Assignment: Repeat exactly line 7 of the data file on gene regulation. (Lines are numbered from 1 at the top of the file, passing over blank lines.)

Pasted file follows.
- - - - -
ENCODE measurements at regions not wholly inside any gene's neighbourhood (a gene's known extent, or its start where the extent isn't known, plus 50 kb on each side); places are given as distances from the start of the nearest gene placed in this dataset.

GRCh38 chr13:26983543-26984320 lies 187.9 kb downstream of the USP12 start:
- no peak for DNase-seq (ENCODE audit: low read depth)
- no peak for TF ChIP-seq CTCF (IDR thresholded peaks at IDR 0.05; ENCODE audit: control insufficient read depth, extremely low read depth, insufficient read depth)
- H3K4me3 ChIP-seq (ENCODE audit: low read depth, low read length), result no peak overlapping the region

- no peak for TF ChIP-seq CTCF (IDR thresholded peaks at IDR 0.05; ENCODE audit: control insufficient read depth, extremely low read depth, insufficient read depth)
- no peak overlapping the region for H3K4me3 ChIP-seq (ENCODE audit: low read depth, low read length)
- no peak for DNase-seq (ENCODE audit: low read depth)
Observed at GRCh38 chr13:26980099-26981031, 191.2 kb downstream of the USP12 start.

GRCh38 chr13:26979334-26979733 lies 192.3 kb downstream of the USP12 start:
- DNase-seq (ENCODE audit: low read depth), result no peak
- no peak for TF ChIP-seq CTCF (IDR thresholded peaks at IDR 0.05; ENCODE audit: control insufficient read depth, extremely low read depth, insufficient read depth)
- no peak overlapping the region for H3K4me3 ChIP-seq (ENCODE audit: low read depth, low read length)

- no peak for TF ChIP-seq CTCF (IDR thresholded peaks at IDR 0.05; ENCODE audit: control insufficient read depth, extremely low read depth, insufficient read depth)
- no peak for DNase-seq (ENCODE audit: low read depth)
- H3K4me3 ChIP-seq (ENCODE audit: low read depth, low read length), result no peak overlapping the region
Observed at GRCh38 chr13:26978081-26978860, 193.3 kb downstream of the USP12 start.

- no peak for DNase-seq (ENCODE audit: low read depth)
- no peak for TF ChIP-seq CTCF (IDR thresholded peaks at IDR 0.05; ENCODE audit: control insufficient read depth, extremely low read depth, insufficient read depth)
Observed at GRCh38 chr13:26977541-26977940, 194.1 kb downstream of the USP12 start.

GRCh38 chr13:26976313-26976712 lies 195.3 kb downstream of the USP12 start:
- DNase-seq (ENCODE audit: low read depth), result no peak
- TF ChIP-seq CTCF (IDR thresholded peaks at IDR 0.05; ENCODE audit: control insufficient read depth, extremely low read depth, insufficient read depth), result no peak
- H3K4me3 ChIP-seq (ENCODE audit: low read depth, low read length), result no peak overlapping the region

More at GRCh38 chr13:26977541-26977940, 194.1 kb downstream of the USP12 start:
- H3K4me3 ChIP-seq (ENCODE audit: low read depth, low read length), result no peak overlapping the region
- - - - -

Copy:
- no peak overlapping the region for H3K4me3 ChIP-seq (ENCODE audit: low read depth, low read length)